What A Midsummer Night’s Dream teaches you about investing

Matthew Partridge teases the lessons for investors out of Shakespeare’s A Midsummer Night’s Dream.

925_MW_P34_Profile_Bottom

1122796a

Shakespeare's A Midsummer Night's Dream, written around 1595-1596, is set on the eve of the wedding between Duke Theseus and Queen Hippolyta. Hermia defies her father's order to marry Demetrius and runs away with Lysander into the nearby forests. Demetrius goes to search for the couple, aided by Helena (who is secretly in love with him). Meanwhile, a group of amateur actors (the "rude mechanicals") are rehearsing a play to be performed at the royal wedding. However, unknown to both groups, Oberon, the king of the fairies, and his estranged queen, Titania, are quarrelling over the guardianship of a changeling child.

The key moment

At the end of the play, when all the other plots have been resolved, we finally get to see the mechanicals perform the play they have been rehearsing. The play, a retelling of Ovid's story of the lovers Pyramus and Thisbe, is comically bad, complete with over-the-top acting and bad special effects. The Duke, while noting that the play was "very notably discharged", politely declines the offer "to see the epilogue" in favour of "a Begomask dance".

Lessons for investors

Just as the performance of the amateur "rude mechanicals" is a little rough, so amateur investors tempted to manage their own portfolio directly to avoid the fees associated with brokerages or online trading platforms can end up reducing their returns through elementary mistakes such as overtrading. Brad Barber and Terrance Odean of the University of California, Davis, have found the average client of a brokerage firm between 1991 and 1997 beat the market by a small amount in gross terms, but their trading costs were so high that they ended up lagging the index by 1.2% a year, with the most frequent traders doing worst.

Because most brokerages charge a minimum fee, the smaller the amount of capital you have, the bigger the impact of trading costs. Those with portfolios of less than £15,000 might be better off with a handful of funds and trusts (either passive "trackers" or actively managed funds). You can think about buying individual shares once you have accumulated more money.

Recommended

I wish I knew what contagion was, but I’m too embarrassed to ask
Too embarrassed to ask

I wish I knew what contagion was, but I’m too embarrassed to ask

Most of us probably know what “contagion” is in a biological sense. But it also crops up in financial markets. Here's what it means.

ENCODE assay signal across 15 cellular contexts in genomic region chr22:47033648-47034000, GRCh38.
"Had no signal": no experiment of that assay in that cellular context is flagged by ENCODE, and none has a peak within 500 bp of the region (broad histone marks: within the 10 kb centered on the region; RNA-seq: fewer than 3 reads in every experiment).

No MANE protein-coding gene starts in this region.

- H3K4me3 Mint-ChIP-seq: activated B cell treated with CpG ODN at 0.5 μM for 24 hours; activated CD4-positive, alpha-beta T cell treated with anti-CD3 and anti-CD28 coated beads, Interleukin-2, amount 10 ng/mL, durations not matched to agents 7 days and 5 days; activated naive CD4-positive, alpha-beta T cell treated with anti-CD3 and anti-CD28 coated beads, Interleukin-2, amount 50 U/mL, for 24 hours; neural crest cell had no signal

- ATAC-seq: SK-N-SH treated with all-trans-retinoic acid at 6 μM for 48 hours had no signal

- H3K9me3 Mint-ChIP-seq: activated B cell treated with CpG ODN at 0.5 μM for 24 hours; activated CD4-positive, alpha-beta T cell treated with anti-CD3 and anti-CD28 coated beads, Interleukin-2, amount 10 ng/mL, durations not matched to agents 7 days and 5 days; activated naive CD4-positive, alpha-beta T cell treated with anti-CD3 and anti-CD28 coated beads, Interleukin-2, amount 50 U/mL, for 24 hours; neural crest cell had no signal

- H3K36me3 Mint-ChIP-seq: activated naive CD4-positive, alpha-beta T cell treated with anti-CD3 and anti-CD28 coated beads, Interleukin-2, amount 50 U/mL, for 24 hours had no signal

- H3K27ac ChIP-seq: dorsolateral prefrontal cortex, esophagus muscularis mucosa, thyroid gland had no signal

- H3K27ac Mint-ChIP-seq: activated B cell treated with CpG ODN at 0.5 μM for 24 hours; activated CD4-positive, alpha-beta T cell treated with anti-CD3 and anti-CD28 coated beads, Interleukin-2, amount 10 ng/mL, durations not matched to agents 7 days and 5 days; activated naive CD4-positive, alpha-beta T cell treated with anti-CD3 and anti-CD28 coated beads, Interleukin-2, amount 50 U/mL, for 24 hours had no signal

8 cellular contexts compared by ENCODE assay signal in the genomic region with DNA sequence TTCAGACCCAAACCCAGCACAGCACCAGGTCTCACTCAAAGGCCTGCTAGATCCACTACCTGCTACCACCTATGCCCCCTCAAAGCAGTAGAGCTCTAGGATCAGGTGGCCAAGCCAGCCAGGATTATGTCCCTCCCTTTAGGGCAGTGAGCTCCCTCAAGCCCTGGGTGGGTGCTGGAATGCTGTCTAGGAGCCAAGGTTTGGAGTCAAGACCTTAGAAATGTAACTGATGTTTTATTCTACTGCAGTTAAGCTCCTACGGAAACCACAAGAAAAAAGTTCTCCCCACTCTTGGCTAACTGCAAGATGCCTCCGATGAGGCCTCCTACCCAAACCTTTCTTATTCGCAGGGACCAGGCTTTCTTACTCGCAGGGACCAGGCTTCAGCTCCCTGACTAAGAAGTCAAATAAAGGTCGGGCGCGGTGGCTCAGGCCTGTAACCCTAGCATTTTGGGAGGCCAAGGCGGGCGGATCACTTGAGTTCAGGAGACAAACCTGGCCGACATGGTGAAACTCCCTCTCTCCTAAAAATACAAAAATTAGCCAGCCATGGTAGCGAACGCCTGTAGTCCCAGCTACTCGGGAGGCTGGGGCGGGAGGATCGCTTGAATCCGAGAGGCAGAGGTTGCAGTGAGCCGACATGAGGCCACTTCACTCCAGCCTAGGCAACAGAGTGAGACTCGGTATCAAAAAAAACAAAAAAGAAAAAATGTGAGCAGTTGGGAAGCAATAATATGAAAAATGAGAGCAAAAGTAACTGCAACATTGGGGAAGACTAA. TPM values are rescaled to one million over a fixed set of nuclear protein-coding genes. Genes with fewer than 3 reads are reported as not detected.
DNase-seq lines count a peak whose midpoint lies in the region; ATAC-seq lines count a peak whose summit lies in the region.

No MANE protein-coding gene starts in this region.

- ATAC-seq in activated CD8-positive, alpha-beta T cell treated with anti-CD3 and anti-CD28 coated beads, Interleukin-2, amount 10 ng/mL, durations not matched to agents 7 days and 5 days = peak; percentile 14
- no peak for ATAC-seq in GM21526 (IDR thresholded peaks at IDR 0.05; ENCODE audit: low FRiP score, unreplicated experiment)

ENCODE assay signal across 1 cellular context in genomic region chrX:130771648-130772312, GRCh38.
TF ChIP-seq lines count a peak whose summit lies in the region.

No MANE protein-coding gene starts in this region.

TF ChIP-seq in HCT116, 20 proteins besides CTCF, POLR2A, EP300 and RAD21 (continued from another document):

21 Sep 2021
What to invest in to beat soaring energy prices
Investment strategy

What to invest in to beat soaring energy prices

As gas and electricity prices hit the roof, John Stepek explains how to invest to offset higher energy bills.
21 Sep 2021
Are Spacs just for suckers?
Investment strategy

Are Spacs just for suckers?

This year has seen a big boom in activity by special purpose acquisition companies (Spacs) in the US and the Spac craze is spreading to other markets…
21 Sep 2021
The end of the bond bull market, and how to invest for it
Investment strategy

The end of the bond bull market, and how to invest for it

The great bond bull market looks to be over, and you probably don’t want to be holding government bonds, says Merryn Somerset Webb. Here’s what you sh…
21 Sep 2021

Most Popular

The times may be changing, but don’t change how you invest
Small cap stocks

The times may be changing, but don’t change how you invest

We are living in strange times. But the basics of investing remain the same: buy fairly-priced stocks that can provide an income. And there are few be…
13 Sep 2021
Two shipping funds to buy for steady income
Investment trusts

Two shipping funds to buy for steady income

Returns from owning ships are volatile, but these two investment trusts are trying to make the sector less risky.
7 Sep 2021
How to stop recurring subscriptions becoming a drain on your money
Personal finance

How to stop recurring subscriptions becoming a drain on your money

Tracking and pruning subscriptions isn’t as easy as it sounds. Here's how to take charge.
14 Sep 2021